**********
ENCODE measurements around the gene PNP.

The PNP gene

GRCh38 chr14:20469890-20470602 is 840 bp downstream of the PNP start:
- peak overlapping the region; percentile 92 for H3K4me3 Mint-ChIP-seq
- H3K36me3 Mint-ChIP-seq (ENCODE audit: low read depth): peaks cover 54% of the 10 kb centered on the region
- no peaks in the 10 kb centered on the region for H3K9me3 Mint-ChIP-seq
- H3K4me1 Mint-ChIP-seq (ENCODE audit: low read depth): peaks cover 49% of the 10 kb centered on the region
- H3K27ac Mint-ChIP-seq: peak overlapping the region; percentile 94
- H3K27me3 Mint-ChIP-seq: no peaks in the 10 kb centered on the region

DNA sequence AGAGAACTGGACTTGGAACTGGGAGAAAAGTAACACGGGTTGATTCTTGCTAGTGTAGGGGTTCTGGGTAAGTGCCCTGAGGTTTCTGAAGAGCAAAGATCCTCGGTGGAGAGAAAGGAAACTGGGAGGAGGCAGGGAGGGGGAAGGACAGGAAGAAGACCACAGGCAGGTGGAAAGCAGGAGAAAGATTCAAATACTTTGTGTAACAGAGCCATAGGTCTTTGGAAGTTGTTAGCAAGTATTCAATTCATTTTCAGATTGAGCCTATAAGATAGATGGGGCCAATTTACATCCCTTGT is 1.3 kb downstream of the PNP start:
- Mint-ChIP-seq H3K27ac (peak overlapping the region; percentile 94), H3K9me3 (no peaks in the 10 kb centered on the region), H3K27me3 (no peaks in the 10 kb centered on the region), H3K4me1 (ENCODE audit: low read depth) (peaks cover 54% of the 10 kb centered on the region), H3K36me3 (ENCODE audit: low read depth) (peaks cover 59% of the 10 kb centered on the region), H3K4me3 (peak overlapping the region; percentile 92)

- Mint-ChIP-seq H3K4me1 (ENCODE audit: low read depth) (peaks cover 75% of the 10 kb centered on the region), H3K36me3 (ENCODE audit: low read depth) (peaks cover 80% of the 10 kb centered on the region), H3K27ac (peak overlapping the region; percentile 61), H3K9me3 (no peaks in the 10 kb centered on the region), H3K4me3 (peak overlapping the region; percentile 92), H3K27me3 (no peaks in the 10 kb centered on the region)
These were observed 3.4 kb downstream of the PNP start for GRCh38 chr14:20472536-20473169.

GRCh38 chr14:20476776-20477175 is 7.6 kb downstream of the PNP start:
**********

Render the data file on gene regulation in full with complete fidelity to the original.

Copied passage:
ENCODE measurements around the gene PNP.

The PNP gene

GRCh38 chr14:20469890-20470602 is 840 bp downstream of the PNP start:
- peak overlapping the region; percentile 92 for H3K4me3 Mint-ChIP-seq
- H3K36me3 Mint-ChIP-seq (ENCODE audit: low read depth): peaks cover 54% of the 10 kb centered on the region
- no peaks in the 10 kb centered on the region for H3K9me3 Mint-ChIP-seq
- H3K4me1 Mint-ChIP-seq (ENCODE audit: low read depth): peaks cover 49% of the 10 kb centered on the region
- H3K27ac Mint-ChIP-seq: peak overlapping the region; percentile 94
- H3K27me3 Mint-ChIP-seq: no peaks in the 10 kb centered on the region

DNA sequence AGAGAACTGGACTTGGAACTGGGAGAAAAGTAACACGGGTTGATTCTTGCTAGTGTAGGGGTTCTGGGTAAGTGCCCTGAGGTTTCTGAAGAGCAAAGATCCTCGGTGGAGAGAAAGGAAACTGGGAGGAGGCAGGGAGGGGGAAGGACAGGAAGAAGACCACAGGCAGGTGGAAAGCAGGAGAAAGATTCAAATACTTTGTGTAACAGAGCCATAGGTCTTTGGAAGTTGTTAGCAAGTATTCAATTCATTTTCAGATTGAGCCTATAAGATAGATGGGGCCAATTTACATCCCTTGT is 1.3 kb downstream of the PNP start:
- Mint-ChIP-seq H3K27ac (peak overlapping the region; percentile 94), H3K9me3 (no peaks in the 10 kb centered on the region), H3K27me3 (no peaks in the 10 kb centered on the region), H3K4me1 (ENCODE audit: low read depth) (peaks cover 54% of the 10 kb centered on the region), H3K36me3 (ENCODE audit: low read depth) (peaks cover 59% of the 10 kb centered on the region), H3K4me3 (peak overlapping the region; percentile 92)

- Mint-ChIP-seq H3K4me1 (ENCODE audit: low read depth) (peaks cover 75% of the 10 kb centered on the region), H3K36me3 (ENCODE audit: low read depth) (peaks cover 80% of the 10 kb centered on the region), H3K27ac (peak overlapping the region; percentile 61), H3K9me3 (no peaks in the 10 kb centered on the region), H3K4me3 (peak overlapping the region; percentile 92), H3K27me3 (no peaks in the 10 kb centered on the region)
These were observed 3.4 kb downstream of the PNP start for GRCh38 chr14:20472536-20473169.

GRCh38 chr14:20476776-20477175 is 7.6 kb downstream of the PNP start: